The project’s outputs will include:
The project will produce a range of publications. These include one collectively-authored book, a special issue of the Historical Journal of Film, Radio and Television (guest-edited by Stephen Gundle, Karl Schoonover and Stefano Baschiera), a monograph on ‘Hollywood on the Tiber’ (by Stephen Gundle) and at least three refereed journal articles.
Conferences and workshops
The project’s inaugural symposium was held in June 2016. More information and videos from this event can be found here. A further one will be held in the project’s second year in order to present findings achieved and reflect on the implications of these for current historiography. An international conference on international film production will be held at the conclusion of the project. Papers will be delivered and panels held at other conferences during the course of the project, including at NECS and SCMS.
Cataloguing and digitisation of archival materials
The project will leave a legacy of digitised primary materials which will constitute a permanent resource for those with a professional, cultural or personal interest in the workings of the international. These resources will enable present and future researchers to find their way through the labyrinth of Italian archives. 20% of the Cristaldi archive will be catalogued and digitised in a directly-accessible online resource. This resource will create opportunities for new lines of investigation for researchers interested in production and distribution, genres, stars and other aspects of the film business. The Cineteca will also host on its website the searchable bi-lingual guide to Italian production archives that will be produced by the project.
An exhibition and other public events
During the Cineteca di Bologna’s 'Il cinema ritrovato' festival 2018 an exhibition will be held on 'Italian Producers and World Cinema', for which a bi-lingual catalogue will be produced and a programme of films will be shown with accompanying talks by members of the project team. The exhibition will feature not only original documents and explanations but also film posters, photographs, artefacts and the project documentary (including interviews, clips and explanations). Public events will be staged in the UK at a number of venues including the Warwick University Arts Centre, Leicester Phoenix Arts, and the Italian Cultural Institutes of London and Edinburgh.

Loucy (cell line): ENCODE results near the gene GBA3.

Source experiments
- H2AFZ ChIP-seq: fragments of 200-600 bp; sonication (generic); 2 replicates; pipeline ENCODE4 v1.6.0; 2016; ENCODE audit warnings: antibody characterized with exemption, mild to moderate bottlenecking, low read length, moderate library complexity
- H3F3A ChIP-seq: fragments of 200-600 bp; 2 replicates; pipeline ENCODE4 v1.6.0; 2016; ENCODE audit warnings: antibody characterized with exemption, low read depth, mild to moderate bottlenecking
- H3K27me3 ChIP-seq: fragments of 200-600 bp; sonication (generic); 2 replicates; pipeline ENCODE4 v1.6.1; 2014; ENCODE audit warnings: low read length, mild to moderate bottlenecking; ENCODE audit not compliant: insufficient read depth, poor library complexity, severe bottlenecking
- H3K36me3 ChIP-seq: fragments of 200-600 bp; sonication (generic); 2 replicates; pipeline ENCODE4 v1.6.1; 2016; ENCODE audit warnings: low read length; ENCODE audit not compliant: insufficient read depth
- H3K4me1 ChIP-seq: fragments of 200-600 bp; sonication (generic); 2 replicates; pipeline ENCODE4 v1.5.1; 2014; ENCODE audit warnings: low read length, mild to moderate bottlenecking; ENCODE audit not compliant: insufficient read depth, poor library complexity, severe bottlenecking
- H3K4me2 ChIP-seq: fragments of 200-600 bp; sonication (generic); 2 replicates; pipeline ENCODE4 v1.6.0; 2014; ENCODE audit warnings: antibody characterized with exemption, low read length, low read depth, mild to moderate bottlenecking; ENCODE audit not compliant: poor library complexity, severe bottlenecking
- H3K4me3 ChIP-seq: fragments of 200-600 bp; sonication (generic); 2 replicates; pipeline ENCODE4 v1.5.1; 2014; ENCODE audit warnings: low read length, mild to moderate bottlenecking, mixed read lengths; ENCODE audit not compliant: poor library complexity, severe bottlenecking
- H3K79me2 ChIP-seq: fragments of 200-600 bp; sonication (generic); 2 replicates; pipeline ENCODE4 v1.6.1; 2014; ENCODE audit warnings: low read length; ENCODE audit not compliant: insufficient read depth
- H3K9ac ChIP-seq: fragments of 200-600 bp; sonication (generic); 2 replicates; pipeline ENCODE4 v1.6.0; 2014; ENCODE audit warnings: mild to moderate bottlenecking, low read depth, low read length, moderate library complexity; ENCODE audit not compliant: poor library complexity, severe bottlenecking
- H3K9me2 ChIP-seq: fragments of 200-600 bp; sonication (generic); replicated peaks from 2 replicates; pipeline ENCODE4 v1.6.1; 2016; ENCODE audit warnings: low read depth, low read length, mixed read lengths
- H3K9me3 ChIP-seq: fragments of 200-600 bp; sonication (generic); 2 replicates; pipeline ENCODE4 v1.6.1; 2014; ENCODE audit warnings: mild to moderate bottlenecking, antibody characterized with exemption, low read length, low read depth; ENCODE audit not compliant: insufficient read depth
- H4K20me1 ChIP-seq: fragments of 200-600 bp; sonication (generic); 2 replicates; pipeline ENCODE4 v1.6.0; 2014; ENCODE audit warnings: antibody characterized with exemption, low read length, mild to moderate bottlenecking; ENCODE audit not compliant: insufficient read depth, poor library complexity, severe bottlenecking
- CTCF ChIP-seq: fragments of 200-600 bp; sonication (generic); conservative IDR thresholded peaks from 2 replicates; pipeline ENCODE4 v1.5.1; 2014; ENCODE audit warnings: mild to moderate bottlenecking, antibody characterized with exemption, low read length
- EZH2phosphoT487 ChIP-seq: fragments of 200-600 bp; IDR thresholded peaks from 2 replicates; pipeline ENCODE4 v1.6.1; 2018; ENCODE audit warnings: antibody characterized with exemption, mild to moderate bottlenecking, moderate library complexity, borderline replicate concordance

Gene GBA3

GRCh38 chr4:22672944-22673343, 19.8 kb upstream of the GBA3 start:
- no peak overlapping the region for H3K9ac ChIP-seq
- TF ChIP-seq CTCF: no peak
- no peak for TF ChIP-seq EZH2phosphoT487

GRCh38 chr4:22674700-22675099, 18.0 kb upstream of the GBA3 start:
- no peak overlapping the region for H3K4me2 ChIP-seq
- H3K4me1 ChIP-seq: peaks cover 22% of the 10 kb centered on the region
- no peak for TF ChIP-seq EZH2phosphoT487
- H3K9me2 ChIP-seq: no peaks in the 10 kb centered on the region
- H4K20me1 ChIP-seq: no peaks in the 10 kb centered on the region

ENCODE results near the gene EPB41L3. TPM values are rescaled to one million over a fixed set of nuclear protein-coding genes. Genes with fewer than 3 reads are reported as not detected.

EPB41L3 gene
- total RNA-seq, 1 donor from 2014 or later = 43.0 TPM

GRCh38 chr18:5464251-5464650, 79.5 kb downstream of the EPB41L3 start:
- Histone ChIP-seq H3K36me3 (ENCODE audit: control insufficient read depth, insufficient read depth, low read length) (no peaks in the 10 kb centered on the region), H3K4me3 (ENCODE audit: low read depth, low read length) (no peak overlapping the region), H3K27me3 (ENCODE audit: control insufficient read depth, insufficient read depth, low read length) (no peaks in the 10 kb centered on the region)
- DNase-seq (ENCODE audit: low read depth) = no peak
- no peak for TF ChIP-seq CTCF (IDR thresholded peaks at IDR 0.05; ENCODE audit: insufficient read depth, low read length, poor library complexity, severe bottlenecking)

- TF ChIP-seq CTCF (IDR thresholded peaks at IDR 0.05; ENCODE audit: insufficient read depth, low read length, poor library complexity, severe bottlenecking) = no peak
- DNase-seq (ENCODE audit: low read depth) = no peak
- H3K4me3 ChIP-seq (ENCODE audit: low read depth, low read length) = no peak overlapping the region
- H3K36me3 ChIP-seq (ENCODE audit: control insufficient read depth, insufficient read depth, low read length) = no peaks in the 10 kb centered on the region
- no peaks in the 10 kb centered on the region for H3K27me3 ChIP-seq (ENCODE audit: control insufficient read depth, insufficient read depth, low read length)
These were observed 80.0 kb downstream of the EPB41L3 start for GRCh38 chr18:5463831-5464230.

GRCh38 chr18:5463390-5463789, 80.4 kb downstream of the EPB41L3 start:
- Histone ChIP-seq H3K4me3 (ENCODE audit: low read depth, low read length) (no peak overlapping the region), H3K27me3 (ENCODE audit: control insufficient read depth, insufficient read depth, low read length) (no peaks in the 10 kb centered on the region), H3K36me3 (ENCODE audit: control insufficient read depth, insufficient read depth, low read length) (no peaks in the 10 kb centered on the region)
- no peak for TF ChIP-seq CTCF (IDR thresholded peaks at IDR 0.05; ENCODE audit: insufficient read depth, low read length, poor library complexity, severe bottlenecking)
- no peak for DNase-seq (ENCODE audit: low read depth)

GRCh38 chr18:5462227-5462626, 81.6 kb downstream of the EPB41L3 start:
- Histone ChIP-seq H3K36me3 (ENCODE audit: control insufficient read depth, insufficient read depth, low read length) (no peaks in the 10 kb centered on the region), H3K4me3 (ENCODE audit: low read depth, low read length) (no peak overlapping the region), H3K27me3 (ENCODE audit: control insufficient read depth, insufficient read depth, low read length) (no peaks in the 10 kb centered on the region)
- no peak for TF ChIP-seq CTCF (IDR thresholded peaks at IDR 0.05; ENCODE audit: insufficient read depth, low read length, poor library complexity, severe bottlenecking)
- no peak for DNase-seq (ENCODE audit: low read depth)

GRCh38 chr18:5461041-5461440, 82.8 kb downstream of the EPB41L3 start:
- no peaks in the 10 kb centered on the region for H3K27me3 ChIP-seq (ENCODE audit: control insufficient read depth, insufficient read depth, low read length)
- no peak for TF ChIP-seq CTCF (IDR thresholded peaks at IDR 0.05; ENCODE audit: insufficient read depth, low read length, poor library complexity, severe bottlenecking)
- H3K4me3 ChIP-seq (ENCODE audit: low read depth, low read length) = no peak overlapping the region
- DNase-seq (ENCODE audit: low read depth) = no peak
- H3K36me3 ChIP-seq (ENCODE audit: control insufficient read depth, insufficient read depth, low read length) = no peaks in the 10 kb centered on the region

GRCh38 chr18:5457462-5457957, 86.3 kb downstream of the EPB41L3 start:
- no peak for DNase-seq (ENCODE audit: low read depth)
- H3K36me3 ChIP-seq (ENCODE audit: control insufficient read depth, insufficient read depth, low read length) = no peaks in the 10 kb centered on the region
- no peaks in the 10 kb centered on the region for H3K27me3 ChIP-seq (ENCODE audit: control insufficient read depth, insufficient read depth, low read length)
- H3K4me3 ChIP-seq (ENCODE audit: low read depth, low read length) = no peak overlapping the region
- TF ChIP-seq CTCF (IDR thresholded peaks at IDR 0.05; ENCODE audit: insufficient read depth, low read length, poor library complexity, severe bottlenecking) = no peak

The project will produce three documentary films, to be made by Vanessa Roghi. A 45 minute film, 'Italian Producers and the Rise of International Cinema', will be submitted to the 2018 Venice and London film festivals. A 20-30 minute film, 'Italian Producers in the Postwar Era', will be tailored specifically to the needs of the project exhibition where it will be screened on a loop. The third documentary will consist of a series of short items designed for use in relation to the educational resources that the project will produce. The films will include commentaries scripted by members of the project team, expert appearances by team members and others, extracts from witness interviews, original footage selected from Italian state broadcaster RAI and Luce Institute archives, film clips and other material.
Postgraduate training events
The team will organise a series of postgraduate training initiatives. These will seek to spread expertise by explaining - and engaging young researchers in - the working methodologies of the project. They will contribute to efforts within Film Studies to raise interest in and attention to producers and production practices. The BFI will host a postgraduate training event on production questions, to be organised by team members, in 2017, and the London Screen Studies Group will host a further event in 2018. Other events will include a session at the Association for the Study of Modern Italy annual PG summer school.
The project will create materials to be used in GCSE and A level Film Studies and Media Studies. By connecting with the Media Education Association and other relevant bodies, the materials of the project will be made accessible to teachers and their students via dedicated resources, including a web resource that will be hosted by the MEA website, alongside organised events, talks and other activities. These resources will assist teaching and learning by highlighting the industrial aspects of cinema in an international context, using case studies drawn from the project to show how films can be studied in new ways, and how primary materials can be used to complement and inform aesthetic approaches.